• In a customer survey conducted by BT in 2009, more than 80% of its largest customers byrevenue said they plan to expand in Asia, particularly in front office, distribution and sales,as well as back office and production, and R&D. More than 80% of its largestWhile Greater China and India were the overwhelming top choices, many global companies customers bysaid they also plan to invest more across the region, particularly in Singapore, South Korea, revenue saidVietnam, Indonesia, Philippines, Australia and Malaysia. they plan to expand in AsiaAs a result of this dynamic shift, the decisions of multinationals are also being fundamentallyre-shaped. Today, many of the regional CIOs, especially from Asia, are becoming increasinglyautonomous and influential. Their role in the organisation has also become even more criticalas companies rely heavily on technology and network infrastructure to support growth.With big growth often comes bigger risksThis is why many CIOs are focusing on ensuring their business grows safely into the future inChina and across Asia. This is by no means an easy task. This August, there was explosive newsabout an alleged five-year long campaign of cyber attacks on governments, organisationsand businesses.While no one was identified as key perpetrator, speculations pointed to China, which has longbeen linked to news about hacking and other security breaches, including the recent attackson Google emails within and outside China as well as foreign governments.China has always denied links to cyber attacks, saying the country itself has suffered fromattacks and has taken increased security measures. This is partly why there has been closescrutiny of public data, which other sectors have decried as censorship - although corporatedata remains mostly private.Around the world, the fact remains that security threats are escalating. According to Gartner’sTop IT Predictions for 2011-2015 report, there is likely to be “a multi-nodal online attack,targeting multi-systems for maximum impact, for example financial systems, physical According tooperations and mobile communications that will disrupt and damage a G20 nation’s critical Gartner’s Topinfrastructure by 2015.” IT Predictions for 2011-2015Furthermore, a report by CIO Insight in May, outlined the top security concerns of 2011, report, therewhich include viruses and spyware, email-borne threats, spam, social threats, smartphone is likely to beconnectivity, phishing, dangerous browsing, employee trustworthiness, apps proliferation andthe rise of tablet computing. “a multi-nodal online attack thatIn addition to these issues, multinationals face unique security challenges, particularly in will disrupt andChina. Today, for example, there are still regulatory issues controlling the import of security damage a G20solutions into China, which means world-class solutions are not always readily available. nation’s critical infrastructure by 2015.” BT China Thought Leadership 5
    • Also, some CIOs usually equate security with cost, which can lead them to resort to Do-It- Yourself (DIY) approach when it comes to technology solutions or network infrastructure. Indeed, the biggest obstacle seemed to be mindset, as security is sometimes viewed as a business “disabler”, and therefore is less of a priority compared to business sales. This is gradually changing as more multinationals bring their global best practices on security to the local markets. As they expand into more markets in Asia, especially China, they are securing data through their main IT hubs, and vigilantly monitoring threats and building up defense to protect critical data, which are increasingly accessed through mobile and the web. Technology as the enabler BT has the The rise of Cloud Computing and Software-as-a-Service (SaaS) has also provided a lot of biggest dedicated advantage to global companies, especially when it comes to security solutions. This helps them not only to save cost and manage regulatory issues, but also quickly acquire the latest security practice technologies and share them across the organisation. communities in the world Multinationals are also finding that a globally trusted partner like BT can help them to navigate the path to grow their business safely in Asia. Today, BT has the biggest dedicated security practice communities in the world, with more than 1,300 consultants, engineers, architects and designers. For BT, security is central to the company’s culture and what it does - protecting billions of dollars in customer assets, as well as its own. Globally, BT delivers a world-class portfolio of managed and professional security services, which serve small businesses to global multi- nationals to major government organisations. Security alliances span over 100 leading security partners, such as CheckPoint, Blue Coat, Crossbeam, IBM ISS, McAfee, EMC/RSA, Microsoft, Oracle/Sun, Juniper, Cisco Systems, HP, Websense, ActivIdentity and Symantec. BT also has world-class pioneering BCM framework compliant with best practice BS25999 standards, as well as BS 2700/ISO17799 and SAS70-11 accreditation, and is the first BT is the first commercial organisation to become a member of the Computer Emergency Response Team commercial (CERT) as well as a member of the Forum of Incident Response and Security Teams (FIRST). organisation to become a member BT itself is proof of how a global company can grow their business strongly and safely. As it of the Computer prepares to further expand into China’s inner cities, the company relied on its own solutions as Emergency well as leveraged partnerships. Today, the company is working closely with many of its global customers to help them grow into China and the rest of the region. Response Team (CERT) as well as With the spotlight growing on these global companies racing to win in Asia and China, they a member of the are realizing that growth and security are not separate issues, but actually go hand-in-hand in Forum of Incident helping them achieve business success. Response and Just like the brakes of a race car, they also know that stepping up on security can help them Security Teams speed up their business safely into the future. (FIRST)6 BT China Thought Leadership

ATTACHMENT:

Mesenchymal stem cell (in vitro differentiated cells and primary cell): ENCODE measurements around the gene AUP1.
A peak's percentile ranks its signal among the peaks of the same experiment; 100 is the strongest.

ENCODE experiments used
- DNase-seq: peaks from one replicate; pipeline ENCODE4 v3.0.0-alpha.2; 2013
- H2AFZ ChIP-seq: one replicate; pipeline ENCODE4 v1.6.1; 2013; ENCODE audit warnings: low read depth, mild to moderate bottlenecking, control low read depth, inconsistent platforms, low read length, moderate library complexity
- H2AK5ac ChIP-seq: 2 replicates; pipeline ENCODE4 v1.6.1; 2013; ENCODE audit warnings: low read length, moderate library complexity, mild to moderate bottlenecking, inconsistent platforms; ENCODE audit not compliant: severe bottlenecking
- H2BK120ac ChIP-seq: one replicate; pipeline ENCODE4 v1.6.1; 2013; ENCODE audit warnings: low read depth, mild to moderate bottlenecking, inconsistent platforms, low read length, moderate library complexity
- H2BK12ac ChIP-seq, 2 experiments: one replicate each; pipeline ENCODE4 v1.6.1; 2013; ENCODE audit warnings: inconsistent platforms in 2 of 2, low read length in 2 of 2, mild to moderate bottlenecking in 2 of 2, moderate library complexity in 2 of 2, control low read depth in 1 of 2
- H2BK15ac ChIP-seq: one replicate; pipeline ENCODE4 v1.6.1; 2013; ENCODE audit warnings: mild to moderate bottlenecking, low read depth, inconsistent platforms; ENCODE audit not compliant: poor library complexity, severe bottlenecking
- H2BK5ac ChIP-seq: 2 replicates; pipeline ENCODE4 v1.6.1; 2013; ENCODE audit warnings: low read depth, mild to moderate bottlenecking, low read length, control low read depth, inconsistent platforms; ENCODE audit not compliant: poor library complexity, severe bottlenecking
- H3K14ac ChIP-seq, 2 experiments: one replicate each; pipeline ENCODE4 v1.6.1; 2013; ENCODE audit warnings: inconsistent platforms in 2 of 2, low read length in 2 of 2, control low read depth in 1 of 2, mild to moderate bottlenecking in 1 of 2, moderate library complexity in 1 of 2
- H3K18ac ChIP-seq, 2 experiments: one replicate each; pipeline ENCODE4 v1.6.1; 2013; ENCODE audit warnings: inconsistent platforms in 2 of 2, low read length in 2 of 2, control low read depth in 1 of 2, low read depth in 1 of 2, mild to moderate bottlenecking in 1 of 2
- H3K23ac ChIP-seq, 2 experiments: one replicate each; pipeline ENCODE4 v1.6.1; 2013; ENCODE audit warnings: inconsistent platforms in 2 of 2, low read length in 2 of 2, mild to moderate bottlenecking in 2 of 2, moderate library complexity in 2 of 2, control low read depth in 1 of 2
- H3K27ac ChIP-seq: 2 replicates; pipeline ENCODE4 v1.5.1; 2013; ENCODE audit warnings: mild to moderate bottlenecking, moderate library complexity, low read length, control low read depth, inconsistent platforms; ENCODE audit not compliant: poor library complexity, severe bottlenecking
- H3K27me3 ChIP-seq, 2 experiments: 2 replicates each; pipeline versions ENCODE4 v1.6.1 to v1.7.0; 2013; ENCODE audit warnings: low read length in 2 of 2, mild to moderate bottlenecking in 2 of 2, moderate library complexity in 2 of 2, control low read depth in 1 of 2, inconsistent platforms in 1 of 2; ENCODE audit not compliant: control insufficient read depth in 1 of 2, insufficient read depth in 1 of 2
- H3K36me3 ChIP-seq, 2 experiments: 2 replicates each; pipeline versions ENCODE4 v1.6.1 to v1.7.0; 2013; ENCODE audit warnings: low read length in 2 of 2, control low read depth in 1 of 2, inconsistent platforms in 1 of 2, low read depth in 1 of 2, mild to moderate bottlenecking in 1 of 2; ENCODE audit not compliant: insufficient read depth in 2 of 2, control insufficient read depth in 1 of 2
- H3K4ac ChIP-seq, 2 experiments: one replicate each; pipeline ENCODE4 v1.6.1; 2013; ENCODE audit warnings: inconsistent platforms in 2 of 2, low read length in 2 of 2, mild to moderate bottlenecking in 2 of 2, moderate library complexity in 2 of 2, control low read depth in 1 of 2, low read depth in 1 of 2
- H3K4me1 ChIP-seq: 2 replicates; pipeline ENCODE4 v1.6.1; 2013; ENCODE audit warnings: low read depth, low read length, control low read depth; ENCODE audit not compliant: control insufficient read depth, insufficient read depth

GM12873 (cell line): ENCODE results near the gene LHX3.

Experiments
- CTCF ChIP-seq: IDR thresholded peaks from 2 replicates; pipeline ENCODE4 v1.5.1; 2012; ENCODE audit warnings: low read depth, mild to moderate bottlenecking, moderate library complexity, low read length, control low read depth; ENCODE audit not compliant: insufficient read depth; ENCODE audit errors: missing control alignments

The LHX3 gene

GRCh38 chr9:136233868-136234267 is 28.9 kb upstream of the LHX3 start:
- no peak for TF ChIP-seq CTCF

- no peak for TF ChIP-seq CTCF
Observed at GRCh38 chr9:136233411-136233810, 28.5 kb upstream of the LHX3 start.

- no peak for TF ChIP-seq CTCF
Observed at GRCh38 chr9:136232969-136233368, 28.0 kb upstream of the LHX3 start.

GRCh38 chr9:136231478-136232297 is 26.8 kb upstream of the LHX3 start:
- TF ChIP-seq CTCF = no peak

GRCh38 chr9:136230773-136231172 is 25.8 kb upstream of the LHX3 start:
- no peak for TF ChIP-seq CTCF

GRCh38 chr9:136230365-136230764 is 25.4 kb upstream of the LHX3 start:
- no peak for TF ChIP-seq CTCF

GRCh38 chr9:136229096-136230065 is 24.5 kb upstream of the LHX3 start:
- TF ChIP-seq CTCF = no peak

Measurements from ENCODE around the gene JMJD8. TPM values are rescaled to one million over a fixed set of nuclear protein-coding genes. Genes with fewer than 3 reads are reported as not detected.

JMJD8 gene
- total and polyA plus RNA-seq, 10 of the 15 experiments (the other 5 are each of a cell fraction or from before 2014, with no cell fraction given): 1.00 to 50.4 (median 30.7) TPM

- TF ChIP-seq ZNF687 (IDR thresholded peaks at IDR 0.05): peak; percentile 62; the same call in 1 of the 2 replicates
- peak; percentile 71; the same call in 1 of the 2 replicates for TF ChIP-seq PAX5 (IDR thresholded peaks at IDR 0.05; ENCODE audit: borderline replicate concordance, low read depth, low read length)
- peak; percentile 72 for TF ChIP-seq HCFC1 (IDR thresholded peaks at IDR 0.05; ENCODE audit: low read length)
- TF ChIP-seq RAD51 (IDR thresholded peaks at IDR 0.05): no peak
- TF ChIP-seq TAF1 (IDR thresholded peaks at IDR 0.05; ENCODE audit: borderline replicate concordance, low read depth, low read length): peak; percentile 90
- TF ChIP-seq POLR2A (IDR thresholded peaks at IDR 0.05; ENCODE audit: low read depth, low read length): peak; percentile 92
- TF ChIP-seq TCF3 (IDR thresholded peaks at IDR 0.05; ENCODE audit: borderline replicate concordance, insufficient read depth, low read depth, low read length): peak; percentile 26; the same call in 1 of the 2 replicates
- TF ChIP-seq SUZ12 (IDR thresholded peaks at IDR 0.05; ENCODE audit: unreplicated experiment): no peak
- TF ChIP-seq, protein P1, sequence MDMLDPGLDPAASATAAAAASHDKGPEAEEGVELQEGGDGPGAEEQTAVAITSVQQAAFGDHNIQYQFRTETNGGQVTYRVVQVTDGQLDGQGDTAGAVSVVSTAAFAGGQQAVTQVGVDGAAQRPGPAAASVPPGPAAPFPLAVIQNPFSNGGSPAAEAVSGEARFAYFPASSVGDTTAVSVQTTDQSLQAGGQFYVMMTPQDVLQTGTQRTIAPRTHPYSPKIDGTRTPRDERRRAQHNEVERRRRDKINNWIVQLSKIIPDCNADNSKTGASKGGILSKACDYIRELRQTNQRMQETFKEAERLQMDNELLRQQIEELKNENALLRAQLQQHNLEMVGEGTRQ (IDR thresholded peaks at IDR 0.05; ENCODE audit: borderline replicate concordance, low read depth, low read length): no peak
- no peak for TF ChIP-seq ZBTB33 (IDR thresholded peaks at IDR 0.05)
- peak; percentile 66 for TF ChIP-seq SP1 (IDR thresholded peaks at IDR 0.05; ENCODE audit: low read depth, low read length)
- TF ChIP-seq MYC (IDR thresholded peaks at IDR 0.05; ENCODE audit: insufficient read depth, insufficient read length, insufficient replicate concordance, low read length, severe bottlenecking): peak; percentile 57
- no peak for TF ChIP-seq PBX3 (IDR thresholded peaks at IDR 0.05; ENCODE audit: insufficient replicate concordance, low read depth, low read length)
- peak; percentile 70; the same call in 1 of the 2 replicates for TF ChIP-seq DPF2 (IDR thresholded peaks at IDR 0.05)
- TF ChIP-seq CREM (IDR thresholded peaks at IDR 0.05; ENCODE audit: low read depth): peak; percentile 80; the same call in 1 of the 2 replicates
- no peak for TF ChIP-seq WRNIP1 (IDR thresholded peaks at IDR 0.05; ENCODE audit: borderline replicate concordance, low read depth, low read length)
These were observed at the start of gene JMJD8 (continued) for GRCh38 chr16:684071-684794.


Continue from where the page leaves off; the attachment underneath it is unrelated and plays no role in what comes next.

• Offices worldwideThe telecommunications services described in this publication aresubject to availability and may be modified from time to time. Servicesand equipment are provided subject to British Telecommunicationsplc’s respective standard conditions of contract. Nothing in thispublication forms any part of any contract.© British Telecommunications plc 2011.Registered office: 81 Newgate Street, London EC1A 7AJRegistered in England No: 1800000Designed by 63042